Gold Standards

Three items from the Brookyn label Gold Bolus Recordings, who intend to offer a mix of pop and experimental music in their small but growing catalogue…since I received these (4th August 2014) they’ve already added five new items to the roster.

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Ellen O’s Sparrows And Doves (GBR 009) is a collection of 10 not-bad slightly unusual songs, making a virtue out of limited arrangements and sparse use of keyboards, chiefly in order to showcase her singing voice; and it’s a good voice, well-recorded with lots of “presence”, and her well-placed harmonies are overdubbed with care. It’s a promising work rather than a fully-realised one; as songs go, they’re half-finished, and I’d prefer them with slightly more memorable melodies and structure in the verses. But I accept she’s probably still searching for the correct musical form that matches the rhythm of her lyric-writing and flow of ideas. Too many of these songs sound identical, though; the same key, the same range, and too often it comes across as though Ellen were not really exerting herself. The remarkable cover art looks like something the EMI art department would, in their innocence, have proposed to the young Kate Bush.

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Also strong on vocal harmonies are the duo Why Lie?, whose members Aliza Smons and Dave Ruder are joined by four guest musicians who add strings, keyboards and percussion to some tracks on the album Osoitos (GBR 008). This talented pair play most of the album themselves though, aiming for a very user-friendly acoustic-ish sound with guitars, keyboards and woodwinds, and the euphonium (an instrument one rarely finds on the average indie-pop record). They arrive at an oddball sprightly pop sound, with some Byrds/Eagles country pop touches to sweeten the deal. Like Ellen O, their gift doesn’t really lie in composing strong melodies; both vocalists, especially Dave, lean more towards a conversational approach to delivering the lyrics, talking them through in a relaxed manner rather than singing them as melodic phrases. The arrangements are unusual and imaginative, the musicians perform with brio and skill, and the lyrics are full of humour, wit, and charming Surreal-lite images. All the same it’s a tad too “cute” to ever be mistaken for New Weird America, if that category still carries any meaning. This is their second album for the label, the first was The Cities Who Walk.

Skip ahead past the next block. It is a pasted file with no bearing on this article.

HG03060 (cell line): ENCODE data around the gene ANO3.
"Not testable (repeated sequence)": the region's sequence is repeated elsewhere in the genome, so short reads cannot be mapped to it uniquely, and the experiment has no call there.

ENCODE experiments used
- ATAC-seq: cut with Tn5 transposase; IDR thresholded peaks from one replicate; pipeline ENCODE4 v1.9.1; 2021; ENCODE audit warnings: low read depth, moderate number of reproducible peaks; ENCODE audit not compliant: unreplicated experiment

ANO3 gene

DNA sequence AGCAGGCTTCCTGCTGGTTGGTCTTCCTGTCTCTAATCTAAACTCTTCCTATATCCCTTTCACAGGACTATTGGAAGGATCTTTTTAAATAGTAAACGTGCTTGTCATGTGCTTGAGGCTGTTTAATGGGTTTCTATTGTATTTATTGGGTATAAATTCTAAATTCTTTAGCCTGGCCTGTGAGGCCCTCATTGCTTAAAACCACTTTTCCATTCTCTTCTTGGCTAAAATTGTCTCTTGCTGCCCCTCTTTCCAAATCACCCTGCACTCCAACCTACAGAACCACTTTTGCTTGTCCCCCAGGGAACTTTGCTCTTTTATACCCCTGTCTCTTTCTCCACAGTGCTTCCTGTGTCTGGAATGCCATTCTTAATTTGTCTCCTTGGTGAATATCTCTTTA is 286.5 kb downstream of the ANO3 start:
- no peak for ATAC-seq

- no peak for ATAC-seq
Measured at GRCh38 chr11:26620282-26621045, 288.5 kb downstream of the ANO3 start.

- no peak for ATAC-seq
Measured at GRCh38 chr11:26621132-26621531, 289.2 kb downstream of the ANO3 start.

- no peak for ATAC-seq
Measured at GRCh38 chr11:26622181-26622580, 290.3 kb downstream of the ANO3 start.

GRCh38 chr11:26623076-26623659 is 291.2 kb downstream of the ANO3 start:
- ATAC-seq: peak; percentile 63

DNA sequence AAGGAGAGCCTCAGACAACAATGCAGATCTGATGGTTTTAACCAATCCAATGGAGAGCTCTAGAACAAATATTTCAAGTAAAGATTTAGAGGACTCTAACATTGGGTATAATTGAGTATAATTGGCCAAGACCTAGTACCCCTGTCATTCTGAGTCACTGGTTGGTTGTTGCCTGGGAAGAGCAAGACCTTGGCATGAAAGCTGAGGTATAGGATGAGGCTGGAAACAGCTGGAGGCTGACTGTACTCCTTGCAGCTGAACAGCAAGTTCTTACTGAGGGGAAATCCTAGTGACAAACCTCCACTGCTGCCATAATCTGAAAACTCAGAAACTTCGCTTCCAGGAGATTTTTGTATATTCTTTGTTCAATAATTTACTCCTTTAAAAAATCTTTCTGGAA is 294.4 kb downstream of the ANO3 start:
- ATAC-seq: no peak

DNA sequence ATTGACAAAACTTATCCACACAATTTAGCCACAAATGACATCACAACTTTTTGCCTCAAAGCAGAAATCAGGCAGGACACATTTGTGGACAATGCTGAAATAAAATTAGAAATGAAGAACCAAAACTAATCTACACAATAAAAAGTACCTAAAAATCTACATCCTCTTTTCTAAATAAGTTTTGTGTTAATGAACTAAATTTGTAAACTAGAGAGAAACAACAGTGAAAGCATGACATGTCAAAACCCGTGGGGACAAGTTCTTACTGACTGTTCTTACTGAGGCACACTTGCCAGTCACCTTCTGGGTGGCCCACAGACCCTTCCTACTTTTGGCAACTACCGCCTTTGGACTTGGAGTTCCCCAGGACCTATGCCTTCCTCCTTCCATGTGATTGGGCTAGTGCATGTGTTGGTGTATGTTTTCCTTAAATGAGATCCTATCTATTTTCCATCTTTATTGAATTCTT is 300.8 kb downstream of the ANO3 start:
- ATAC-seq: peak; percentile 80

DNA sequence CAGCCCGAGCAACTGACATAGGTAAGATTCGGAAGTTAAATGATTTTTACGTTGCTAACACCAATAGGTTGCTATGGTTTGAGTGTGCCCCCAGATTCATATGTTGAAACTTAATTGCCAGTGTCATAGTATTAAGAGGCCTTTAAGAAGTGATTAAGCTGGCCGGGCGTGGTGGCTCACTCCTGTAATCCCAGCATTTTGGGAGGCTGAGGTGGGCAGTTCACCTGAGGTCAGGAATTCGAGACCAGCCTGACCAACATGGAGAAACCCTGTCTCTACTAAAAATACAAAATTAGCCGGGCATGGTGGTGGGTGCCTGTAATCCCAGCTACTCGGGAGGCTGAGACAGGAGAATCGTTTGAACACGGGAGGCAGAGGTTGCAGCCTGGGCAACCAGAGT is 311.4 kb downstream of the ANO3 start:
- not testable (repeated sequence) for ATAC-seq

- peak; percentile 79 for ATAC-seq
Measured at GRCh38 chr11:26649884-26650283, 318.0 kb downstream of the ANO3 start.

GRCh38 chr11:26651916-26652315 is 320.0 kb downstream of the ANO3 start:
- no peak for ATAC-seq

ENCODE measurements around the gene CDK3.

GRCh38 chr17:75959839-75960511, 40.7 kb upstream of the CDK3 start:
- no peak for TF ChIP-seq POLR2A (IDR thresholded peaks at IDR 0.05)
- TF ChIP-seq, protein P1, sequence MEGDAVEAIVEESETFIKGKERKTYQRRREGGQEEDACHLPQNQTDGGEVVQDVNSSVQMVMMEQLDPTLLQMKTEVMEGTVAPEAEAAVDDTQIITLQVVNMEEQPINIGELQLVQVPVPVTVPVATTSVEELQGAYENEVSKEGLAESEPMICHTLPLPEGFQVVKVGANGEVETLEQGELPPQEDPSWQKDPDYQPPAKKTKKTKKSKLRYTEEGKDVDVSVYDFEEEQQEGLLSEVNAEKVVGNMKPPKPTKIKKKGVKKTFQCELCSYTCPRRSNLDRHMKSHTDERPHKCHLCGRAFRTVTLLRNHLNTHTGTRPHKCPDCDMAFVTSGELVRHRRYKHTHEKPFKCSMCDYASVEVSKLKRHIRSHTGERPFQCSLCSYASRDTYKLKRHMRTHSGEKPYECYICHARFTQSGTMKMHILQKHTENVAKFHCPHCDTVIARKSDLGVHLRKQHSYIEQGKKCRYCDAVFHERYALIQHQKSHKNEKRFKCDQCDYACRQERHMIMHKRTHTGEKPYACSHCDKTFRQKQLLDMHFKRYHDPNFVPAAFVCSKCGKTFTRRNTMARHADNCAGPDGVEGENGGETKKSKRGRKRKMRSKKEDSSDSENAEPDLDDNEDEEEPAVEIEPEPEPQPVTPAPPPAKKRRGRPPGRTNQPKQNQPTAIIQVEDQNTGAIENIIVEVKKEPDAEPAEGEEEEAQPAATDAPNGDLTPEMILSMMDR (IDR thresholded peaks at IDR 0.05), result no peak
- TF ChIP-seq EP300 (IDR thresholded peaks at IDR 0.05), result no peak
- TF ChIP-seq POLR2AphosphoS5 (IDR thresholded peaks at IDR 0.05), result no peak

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The third item is not pop music by any stretch, but a strange conceptual opera piece, very much in an American vernacular, created by the Panoply Performance Laboratory. Institute_Institut (GBR 010) was created by the composer Brian McCorkle and Esther Neff, who provided the idea and the libretto. Said libretto has been derived from a series of focus groups and workshops, apparently discussing ideas about “relationships between institutions and embodied selves”, a process presumably resulting in hundreds of hours of transcripts. These dense and extremely wordy texts have been condensed (hopefully) and formed into a five-act opera, and a dozen or so singers have been enlisted to play the parts of the numerous characters – Sally, Mommy 1, Mommy 2, Mommy 3, George 1, George 2, George 3, and various Animals. Their work consists of singing and reciting these multi-syllabic texts (most of which are so intellectually complex they make my head hurt just to read them), while a small ensemble of musicians provide a backdrop of plodding music with violin, drums, clarinet, guitar and synths. I would recommend it to listeners who enjoy Robert Ashley and Laurie Anderson, but I’m afraid the PPL are not quite in that league. I’m not at all clear whether the intention here is satirical or what, but the prospect of listening to so much sung and declaimed verbiage for one hour exhausts me. There’s no apparent narrative to drive the work, and the characters are just mouthpieces. I kind of like the playfulness of the grilled cheese sandwich imagery; the suggestion is made, Fluxus-like, that we eat this savoury snack while listening to Act I of the opera, and the record itself is packaged, Claes Oldenburg-like, to resemble a grilled cheese sandwich. More information about the Transformational Grammar of the Institutional Glorybowl might be found at the Panoply Performance Laboratory website.